Van der Maarel: We need better communication with the youth
Fresh off his Young Port Talent 2023 award, Tomas van der Maarel has taken it upon himself to advocate for clearer and better channels of communication between the port businesses and the youth that the project logistics sector needs.
Looking at the events organised by the industry, and for the industry, the share of experienced workforce far outweighs that of the younger generations. “I think that young people are interested in the project logistics industry, but there is room for improvement,” Van der Maarel tells Project Cargo Journal.
He believes that despite the companies being eager to give young talent a chance to learn about the project logistics industry, the communication towards the younger people is lacking. “I believe that the young people don’t really know what goes on within the port, and within the logistics industry, as it is far from what they learn through the education system,” van der Maarel says.
At the university level, you start learning about international trade, the supply-demand economics, but the way maritime trade is done can only be learned from within the industry. “In my particular example, I learned more about the practical details of the industry when I started working in the industry.
Tomas van der Maarel has started with Broekman Logistics as a management trainee, and since September 1, he has been appointed Manager Business Development, responsible for PMC (Product Market Combinations) General Cargo, within Broekman Logistics.
Apart from his business responsibilities, van der Maarel is looking to make the port businesses, and the logistics industry more known among the younger generations. “I think that this can be done via channels more closer to the youth, either Instagram or TikTok, or whatever social media platform works best,” he says, adding that his efforts will also include more physical presence, and presentations in schools, showing to the young generations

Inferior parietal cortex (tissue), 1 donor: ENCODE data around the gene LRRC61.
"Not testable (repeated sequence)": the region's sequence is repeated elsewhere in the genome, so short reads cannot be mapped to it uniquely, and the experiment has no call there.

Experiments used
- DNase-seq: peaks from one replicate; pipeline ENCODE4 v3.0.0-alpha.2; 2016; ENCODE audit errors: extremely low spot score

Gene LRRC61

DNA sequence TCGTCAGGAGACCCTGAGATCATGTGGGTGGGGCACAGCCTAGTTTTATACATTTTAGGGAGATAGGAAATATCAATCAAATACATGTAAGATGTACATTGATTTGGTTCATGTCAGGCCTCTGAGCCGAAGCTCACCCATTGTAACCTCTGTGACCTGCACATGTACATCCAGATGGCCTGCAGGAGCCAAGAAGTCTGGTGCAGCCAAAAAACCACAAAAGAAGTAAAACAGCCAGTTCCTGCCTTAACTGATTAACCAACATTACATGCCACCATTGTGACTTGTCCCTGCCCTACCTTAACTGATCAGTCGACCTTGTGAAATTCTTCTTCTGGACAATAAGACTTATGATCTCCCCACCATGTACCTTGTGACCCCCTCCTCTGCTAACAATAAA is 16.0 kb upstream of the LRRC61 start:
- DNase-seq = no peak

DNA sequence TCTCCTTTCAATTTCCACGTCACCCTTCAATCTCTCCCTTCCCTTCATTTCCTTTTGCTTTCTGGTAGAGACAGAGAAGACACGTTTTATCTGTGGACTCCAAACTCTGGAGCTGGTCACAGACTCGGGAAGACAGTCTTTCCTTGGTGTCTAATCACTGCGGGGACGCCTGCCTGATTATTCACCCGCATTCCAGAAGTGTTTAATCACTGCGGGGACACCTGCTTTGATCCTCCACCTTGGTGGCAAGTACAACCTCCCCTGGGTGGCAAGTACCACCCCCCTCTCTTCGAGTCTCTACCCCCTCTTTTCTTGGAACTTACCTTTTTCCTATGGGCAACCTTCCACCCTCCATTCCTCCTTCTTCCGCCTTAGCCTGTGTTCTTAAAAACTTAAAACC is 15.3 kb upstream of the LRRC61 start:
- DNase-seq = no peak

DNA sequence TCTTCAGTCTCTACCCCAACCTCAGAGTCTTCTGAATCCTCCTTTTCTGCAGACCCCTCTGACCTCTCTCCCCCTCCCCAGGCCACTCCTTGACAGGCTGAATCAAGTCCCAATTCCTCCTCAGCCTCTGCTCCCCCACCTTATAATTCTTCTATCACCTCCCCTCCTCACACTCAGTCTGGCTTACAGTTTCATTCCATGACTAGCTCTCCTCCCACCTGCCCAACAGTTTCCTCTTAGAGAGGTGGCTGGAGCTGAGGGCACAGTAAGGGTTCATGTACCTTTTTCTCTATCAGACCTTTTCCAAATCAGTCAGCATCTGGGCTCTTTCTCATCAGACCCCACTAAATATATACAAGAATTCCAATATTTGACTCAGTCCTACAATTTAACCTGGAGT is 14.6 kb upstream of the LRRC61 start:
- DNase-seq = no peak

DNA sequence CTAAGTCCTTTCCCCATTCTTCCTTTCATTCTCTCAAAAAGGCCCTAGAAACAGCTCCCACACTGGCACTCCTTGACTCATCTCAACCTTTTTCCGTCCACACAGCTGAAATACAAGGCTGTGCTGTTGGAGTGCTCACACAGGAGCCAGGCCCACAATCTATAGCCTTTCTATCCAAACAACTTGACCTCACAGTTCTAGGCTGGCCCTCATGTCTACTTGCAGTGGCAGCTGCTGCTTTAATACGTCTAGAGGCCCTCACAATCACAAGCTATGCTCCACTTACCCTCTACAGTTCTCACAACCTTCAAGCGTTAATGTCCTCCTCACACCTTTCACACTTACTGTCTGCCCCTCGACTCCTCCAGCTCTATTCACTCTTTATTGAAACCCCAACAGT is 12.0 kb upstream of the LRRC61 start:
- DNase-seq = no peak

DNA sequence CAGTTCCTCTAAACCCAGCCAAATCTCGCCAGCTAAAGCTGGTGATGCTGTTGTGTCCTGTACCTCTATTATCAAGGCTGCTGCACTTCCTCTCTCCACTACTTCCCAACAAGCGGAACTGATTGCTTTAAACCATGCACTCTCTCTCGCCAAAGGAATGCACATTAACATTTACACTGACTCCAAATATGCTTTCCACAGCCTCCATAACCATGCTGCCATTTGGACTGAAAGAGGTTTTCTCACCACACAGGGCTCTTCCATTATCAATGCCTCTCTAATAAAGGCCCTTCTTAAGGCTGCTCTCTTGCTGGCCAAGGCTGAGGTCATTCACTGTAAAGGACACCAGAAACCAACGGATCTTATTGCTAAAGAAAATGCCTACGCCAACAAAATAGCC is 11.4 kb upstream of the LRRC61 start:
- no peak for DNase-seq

what is being done within the port business.
Visibility of the business is a major target, either bringing the younger generations to the port, or bringing the port to them, or a combination of both. “It is no longer the dirty job it once was. Although some aspects of this remain, there is so much automation that the way things are being done is changing,” he says.
“If you look at the container terminals in the Port of Rotterdam, you don’t need a crane operator on site really, but one in the office who oversees the operation, handling the loading or unloading of containers via a joystick, almost like in a game,” van der Maarel says. He believes that showing the behind the scenes of these operations through short videos can garner interest from the younger generation,
Van der Maarel further noted that even the financial aspect of the business is adequate, on top of the experience that such a business brings with oftentimes, non-standardised cargo that brings specific challenges each time.
Can Youth Solve the Labour Shortage Issues
Speaking of the labour struggles that the industry experienced over the recent years, Van der Maarel says that the situation seems to be at a turning point. “There is still some shortage, but things are looking up, and we are seeing more enquiries about our vacancies,” he says.
It has to be said that the loosened Covid-19 restrictions have enabled more movement within the labour market, and the economic circumstances are also having an effect. However, his aim is to bring younger people to the port business as it could definitely solve at least part of the issue.
The main challenge is the visibility, according to van der Maarel, and making sure people find the port and the project logistics industry a lot easier when they are searching for a new job, and making sure to introduce the port to the younger generations.